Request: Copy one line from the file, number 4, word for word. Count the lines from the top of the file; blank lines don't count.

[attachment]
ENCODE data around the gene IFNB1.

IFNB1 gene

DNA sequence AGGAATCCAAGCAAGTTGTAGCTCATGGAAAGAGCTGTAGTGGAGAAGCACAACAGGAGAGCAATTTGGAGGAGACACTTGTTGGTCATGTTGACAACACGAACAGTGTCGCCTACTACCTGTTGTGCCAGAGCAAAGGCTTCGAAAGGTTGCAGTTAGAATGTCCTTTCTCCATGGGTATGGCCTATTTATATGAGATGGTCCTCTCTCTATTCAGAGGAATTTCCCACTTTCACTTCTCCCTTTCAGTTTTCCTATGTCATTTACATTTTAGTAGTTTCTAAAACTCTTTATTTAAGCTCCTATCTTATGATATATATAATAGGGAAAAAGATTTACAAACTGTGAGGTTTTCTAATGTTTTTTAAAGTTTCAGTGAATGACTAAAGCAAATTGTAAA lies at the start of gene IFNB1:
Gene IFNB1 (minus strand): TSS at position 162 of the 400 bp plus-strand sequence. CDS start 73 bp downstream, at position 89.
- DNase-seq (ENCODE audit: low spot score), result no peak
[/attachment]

Gene IFNB1 (minus strand): TSS at position 162 of the 400 bp plus-strand sequence. CDS start 73 bp downstream, at position 89.